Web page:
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Old 05-03-2007, 09:03 AM   #1
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Chicken soup questions

I was thinking about making chicken soup this weekend. I was reading some information on making chicken broth. I found it within the cooking links on this site. I usually use the cans, but one time I'd like to make it homemade. I have before in the past, but not very often. The article said at the end of making the broth:

Quote: "The absolute easiest way to get rid of all the fat is to stick the broth in the refrigerator. The next morning, all the fat will have risen to the top. Just take it off there."

1. Do people actually do that part? Just making sure.

My DH is doing some bulk meat shopping and is picking up some "small" whole chickens.

2. Also, if I make chicken broth, how much will I actually need for the soup?

I will also look around in the forums for old posts on chicken broth and chicken soup.


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Old 05-03-2007, 09:13 AM   #2
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I normally don't refrigerate my stock but it is a technique that works very well. I have used it in the past for beef stock which has more fat and it works very well.

With chicken soup I normally make my soup with chicken that has already been skinned and most of the fat is trimmed off. I like to make soups that have an asian flare so here is a recipe I follow for it.

Make stock as follows:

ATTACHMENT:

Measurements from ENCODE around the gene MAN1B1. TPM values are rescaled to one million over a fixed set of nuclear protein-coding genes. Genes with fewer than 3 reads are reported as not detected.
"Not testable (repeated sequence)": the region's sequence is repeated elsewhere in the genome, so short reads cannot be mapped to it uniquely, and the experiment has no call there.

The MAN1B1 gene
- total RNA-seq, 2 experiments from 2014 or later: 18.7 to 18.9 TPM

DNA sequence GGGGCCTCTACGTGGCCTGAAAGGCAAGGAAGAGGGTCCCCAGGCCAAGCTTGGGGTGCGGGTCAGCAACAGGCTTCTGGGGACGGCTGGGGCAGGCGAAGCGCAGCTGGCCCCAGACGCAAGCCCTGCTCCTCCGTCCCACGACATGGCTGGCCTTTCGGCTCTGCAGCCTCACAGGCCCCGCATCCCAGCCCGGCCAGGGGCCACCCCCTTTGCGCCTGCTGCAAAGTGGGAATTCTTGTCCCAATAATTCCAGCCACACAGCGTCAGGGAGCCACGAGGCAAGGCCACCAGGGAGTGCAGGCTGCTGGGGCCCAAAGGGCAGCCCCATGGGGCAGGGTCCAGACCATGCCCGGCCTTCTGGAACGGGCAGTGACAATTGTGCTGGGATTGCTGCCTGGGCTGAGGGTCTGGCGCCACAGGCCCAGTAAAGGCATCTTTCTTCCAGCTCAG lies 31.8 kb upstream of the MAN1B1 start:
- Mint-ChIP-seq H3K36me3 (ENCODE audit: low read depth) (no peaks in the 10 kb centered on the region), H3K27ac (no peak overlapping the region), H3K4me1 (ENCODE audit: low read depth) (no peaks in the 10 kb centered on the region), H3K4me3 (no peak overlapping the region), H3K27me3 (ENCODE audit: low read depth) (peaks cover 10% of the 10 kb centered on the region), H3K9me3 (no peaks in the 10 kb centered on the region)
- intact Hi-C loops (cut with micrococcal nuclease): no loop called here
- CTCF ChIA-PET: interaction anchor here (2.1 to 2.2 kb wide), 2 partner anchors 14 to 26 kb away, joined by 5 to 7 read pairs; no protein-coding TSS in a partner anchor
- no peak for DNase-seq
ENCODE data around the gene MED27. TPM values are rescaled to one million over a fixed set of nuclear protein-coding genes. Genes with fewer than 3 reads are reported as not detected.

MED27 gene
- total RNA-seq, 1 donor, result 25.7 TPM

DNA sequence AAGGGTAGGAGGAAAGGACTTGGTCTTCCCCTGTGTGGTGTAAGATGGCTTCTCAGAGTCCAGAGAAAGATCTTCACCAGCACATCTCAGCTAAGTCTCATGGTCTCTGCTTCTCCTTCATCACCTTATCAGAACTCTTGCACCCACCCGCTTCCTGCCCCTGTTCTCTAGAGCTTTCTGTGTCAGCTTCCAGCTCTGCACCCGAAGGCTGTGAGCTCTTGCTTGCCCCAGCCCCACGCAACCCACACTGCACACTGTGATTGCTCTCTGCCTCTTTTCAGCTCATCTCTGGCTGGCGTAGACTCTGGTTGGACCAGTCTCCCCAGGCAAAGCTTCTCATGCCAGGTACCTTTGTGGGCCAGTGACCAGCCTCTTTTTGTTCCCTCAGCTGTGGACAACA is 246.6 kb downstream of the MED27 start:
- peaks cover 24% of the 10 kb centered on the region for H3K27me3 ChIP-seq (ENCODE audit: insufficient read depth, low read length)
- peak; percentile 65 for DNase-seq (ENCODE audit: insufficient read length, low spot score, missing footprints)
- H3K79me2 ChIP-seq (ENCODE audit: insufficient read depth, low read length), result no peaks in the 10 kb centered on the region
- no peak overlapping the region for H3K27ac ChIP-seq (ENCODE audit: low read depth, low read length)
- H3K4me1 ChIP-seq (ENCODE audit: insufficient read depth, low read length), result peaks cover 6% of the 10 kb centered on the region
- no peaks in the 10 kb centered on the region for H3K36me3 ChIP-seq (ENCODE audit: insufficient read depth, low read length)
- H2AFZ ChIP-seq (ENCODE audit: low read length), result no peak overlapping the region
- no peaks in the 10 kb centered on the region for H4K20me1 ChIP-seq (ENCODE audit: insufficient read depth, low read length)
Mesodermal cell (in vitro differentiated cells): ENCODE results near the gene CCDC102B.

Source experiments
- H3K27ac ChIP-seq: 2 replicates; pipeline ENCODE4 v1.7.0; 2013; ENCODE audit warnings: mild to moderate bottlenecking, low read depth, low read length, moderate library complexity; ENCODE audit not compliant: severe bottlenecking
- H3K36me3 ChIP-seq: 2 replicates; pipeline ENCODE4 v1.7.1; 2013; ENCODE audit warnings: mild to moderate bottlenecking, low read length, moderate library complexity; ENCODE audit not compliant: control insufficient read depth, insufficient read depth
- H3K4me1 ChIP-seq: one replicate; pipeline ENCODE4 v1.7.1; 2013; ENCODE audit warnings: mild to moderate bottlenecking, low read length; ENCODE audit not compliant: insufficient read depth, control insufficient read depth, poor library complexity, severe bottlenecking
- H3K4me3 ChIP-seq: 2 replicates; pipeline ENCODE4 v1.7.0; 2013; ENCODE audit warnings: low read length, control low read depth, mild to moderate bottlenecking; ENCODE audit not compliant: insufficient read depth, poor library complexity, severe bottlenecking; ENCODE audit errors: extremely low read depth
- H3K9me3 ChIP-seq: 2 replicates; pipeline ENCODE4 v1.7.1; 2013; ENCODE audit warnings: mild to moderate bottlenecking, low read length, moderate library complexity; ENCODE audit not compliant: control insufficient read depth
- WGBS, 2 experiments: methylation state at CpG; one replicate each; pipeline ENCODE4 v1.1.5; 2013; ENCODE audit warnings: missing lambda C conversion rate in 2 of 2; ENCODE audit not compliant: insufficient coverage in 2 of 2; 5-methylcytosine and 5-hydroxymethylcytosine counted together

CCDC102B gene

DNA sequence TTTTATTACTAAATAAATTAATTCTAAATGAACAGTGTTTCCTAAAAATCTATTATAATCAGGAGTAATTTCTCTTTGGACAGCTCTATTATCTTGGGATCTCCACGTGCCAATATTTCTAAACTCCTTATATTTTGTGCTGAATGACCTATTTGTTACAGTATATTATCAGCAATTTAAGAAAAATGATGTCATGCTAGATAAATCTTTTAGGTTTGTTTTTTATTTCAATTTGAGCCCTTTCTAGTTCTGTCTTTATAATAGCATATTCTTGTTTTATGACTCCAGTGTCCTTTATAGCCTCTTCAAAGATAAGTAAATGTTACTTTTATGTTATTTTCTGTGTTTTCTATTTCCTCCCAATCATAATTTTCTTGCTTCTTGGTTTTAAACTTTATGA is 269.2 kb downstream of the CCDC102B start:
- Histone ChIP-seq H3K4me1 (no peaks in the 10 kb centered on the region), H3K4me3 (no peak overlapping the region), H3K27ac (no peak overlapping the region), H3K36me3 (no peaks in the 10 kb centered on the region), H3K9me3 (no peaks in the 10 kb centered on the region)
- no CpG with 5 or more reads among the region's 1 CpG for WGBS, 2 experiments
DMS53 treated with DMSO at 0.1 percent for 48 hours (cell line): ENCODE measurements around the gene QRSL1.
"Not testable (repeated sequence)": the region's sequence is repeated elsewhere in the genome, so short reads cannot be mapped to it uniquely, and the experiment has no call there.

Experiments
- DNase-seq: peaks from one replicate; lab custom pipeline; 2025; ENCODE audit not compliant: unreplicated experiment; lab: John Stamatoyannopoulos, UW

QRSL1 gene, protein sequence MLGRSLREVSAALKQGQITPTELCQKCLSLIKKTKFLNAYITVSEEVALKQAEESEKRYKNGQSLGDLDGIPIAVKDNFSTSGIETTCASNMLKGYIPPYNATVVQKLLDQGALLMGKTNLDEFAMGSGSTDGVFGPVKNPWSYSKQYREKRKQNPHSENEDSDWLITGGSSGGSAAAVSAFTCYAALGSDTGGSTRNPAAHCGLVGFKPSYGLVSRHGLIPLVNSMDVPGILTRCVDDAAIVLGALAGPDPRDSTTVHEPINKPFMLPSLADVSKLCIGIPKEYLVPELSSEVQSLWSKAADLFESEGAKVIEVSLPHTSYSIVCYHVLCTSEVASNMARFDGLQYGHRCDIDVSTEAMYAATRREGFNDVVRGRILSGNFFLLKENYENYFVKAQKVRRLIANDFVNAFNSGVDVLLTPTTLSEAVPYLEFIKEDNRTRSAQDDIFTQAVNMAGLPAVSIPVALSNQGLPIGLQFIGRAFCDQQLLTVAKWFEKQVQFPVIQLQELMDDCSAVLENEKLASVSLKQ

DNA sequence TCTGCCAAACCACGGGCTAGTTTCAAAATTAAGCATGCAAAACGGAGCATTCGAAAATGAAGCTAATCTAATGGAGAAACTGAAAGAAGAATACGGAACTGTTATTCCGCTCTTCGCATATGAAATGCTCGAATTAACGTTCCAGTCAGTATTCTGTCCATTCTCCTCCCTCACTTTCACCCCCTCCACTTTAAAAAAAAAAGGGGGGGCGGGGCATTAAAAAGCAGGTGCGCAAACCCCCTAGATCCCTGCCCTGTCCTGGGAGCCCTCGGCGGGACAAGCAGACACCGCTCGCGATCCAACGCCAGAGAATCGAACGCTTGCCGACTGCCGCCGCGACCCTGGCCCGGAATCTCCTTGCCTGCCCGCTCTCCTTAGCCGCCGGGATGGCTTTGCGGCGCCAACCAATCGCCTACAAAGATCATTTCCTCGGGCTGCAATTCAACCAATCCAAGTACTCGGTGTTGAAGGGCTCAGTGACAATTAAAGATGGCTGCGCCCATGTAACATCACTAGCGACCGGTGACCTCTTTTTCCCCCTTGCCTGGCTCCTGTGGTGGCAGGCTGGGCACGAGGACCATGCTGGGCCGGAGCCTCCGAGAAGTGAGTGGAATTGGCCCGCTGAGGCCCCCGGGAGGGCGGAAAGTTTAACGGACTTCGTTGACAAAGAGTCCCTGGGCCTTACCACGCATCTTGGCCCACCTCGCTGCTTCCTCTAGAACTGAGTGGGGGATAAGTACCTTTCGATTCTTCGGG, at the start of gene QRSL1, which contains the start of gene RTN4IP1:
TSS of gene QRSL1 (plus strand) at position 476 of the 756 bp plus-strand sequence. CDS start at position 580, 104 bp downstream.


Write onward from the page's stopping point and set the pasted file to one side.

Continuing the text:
Whole chicken cut up, skinned and fat trimmed
6 cups of water
Chopped slices of ginger
Chopped slices of garlic

Bring all of this to a boil and immediately reduce and simmer on low for an hour.

Remove the chicken and strain the stock through a fine mesh strainer to get rid of any unsavory bits. I normally freeze it in an airtight container if I am not going to use it right away. Also the amount I use depends on the recipe.

Here is a recipe I use to make my soup. You can try it if you'd like. As I indicated it has more of an Asian flair.

3 cups of chicken stock
1 can of coconut milk
2 cups of plain water
juice of 1 lime

1 cup of scallions chopped
1 red or green chili sliced thinly into rings
1 cup of bean sprouts
Shredded meat from the chicken (1 cup)
1/4 cup of freshly chopped cilantro

Mix all the liquid ingredients and bring them to a rolling boil. Reduce the heat to low and let it simmer for 5 minutes. Stir in the rest of the ingredients. Ladle into bowls and serve piping hot.

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Old 05-03-2007, 09:34 AM   #3
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Chilling the stock overnight is the easiest way to get rid of the fat. It all reises to the top and solidifes in the cold. You cal easily get it all off and toss it.

Also, when cooking the meat and bones, etc, do not allow the pot to boil. A rolling boil is not good for the stock. The stock should simmer, just a few bubble rising to the top all the time.

Boiling the stock will make it cloudy and breakup the fat so it is emulsified into the liquid so it's not available to rise to the top for later removal.

How much you will need is dependent on how much soup you are going to make. How much does the recipe call for?
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Old 05-03-2007, 09:39 AM   #4
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Broth: Stock pot 2/3 full of boiling water (make sure there's enough room for the water to raise when you add the chicken) salt, pepper, 4 bay leafs, 1 quartered chicked, and a bunch of celery tops.